Hence, these BHs dominate the sample and determine the overall trend of the median. For higher BH masses, the efficiency can reach significantly higher values. This is a manifestation of the fact that high-mass BHs have high spins and thus high accretion efficiencies when they accrete in the thin-disc regime. Hence, at all redshifts, BHs have very well determined accretion efficiencies. It is therefore only the accretion rate that regulates the luminosity output from an accreting BH. In this case, a plot similar to the one in the bottom panel of Fig.
Hence, BH spins and efficiencies can display different distributions depending on the AGN population being probed. Having explored the evolution of BH mass and spin, and calculated the accretion efficiencies for the BHs accreting in the thin-disc regime, we now investigate the disc luminosities of the accreting BHs predicted by the model.
We calculate the bolometric disc luminosity in the ADAF and thin-disc regime using the formulation described in Section 4. The plane is divided into the radiatively-inefficient regime of ADAFs shaded region and radiatively-efficient regime of thin discs. The denser shading denotes the region of the plane where the discontinuous transition from the ADAF to the thin-disc regime takes place.
The first important property that is clearly apparent in Fig. The bimodality is exhibited at nearly all redshifts with both modes being characterized by a lognormal distribution. The second peak is located in the thin-disc regime and in this mode we find the most luminous objects in our model. The objects populating the second mode are exclusively AGNs accreting in the starburst mode. Since the thin-disc regime is radiatively efficient, these objects are expected to dominate the LF of AGNs in all bands except the radio and perhaps the HXs.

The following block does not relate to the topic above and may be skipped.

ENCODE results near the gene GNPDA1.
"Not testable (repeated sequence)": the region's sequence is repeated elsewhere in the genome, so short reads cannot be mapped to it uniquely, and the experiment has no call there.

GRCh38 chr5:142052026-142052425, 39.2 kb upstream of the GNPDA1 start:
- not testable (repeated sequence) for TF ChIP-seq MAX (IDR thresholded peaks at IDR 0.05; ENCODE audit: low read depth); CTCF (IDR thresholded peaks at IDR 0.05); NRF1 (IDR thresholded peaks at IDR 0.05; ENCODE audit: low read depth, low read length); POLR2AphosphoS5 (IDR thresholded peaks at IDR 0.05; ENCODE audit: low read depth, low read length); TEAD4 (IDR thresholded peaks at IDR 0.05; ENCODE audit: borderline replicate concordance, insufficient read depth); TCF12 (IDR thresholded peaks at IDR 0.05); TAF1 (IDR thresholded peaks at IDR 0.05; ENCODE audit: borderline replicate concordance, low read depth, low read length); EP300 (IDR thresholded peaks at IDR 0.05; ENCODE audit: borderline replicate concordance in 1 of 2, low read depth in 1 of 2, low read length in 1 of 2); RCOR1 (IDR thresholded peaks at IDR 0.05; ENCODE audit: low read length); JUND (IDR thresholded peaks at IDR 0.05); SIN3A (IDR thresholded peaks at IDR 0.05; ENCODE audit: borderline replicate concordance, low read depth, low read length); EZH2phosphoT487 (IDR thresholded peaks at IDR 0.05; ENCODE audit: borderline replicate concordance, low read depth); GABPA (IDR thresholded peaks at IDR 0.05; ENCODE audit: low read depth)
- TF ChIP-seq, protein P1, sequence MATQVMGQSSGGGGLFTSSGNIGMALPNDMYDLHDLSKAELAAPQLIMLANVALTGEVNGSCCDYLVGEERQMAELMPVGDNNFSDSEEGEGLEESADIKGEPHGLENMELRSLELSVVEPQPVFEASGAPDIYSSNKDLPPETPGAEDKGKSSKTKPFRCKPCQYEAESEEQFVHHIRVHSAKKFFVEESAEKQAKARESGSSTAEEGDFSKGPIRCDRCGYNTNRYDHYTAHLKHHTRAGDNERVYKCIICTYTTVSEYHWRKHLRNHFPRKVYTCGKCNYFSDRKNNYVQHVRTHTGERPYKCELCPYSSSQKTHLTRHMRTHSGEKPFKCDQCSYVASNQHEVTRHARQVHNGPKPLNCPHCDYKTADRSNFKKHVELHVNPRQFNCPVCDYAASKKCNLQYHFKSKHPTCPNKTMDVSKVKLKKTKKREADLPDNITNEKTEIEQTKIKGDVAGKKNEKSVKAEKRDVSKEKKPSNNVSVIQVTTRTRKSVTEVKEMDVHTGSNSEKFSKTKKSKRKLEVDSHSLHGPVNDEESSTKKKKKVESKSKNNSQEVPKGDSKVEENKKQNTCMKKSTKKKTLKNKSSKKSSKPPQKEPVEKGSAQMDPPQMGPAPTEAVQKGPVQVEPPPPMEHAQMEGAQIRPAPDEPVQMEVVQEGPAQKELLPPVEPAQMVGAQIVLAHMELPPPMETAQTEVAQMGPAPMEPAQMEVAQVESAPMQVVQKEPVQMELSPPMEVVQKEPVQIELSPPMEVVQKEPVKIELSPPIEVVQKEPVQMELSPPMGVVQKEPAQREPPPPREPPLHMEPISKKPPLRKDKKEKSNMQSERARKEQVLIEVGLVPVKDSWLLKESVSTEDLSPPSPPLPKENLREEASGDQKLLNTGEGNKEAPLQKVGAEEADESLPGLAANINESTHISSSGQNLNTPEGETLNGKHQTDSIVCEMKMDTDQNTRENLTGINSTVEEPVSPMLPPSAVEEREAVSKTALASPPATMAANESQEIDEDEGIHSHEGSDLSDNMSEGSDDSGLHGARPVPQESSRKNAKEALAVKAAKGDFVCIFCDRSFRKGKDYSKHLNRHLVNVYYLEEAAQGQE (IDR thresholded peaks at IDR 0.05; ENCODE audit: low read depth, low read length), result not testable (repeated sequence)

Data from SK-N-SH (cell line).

The relative space density of the objects in each mode changes dramatically with redshift. This picture changes in the low-redshift universe. As redshift decreases, more haloes enter the quasi-hydrostatic cooling regime and thus more BHs start to accrete in the ADAF regime see also the evolution of the hot-halo accretion channel in Fig. In this mode, we also find AGNs powered by gas accretion during gas-poor disc instabilities and galaxy mergers.
The first mode is associated with galactic spheroids that are undergoing significant SF and are characterized by a lognormal distribution of relatively high Eddington ratios. The second mode is linked to spheroids with low SF and governed by a power-law distribution of low Eddington ratios with a universal slope at least in the range probed by observations.
Our model suggests a similar behaviour since active galaxies in the thin-disc regime are starbursts, whereas in the ADAF regime, we have mostly passive galaxies with insignificant or no ongoing SF. In a forthcoming paper, we will present the distribution of Eddington ratios for different galaxy populations, and BH masses, and explore the growth of BHs in these two regimes. Whether these objects represent the most luminous AGNs at some given redshift is not obvious. To unravel the relation between BH mass and accreted luminosity, we plot in Fig.
We show predictions both for objects accreting in the thin-disc lower panels and ADAF upper panels regimes. The different percentiles of the distribution are colour-coded according to the bar on the right-hand side of each row. The shaded regions represent the regime where the accretion becomes super-Eddington.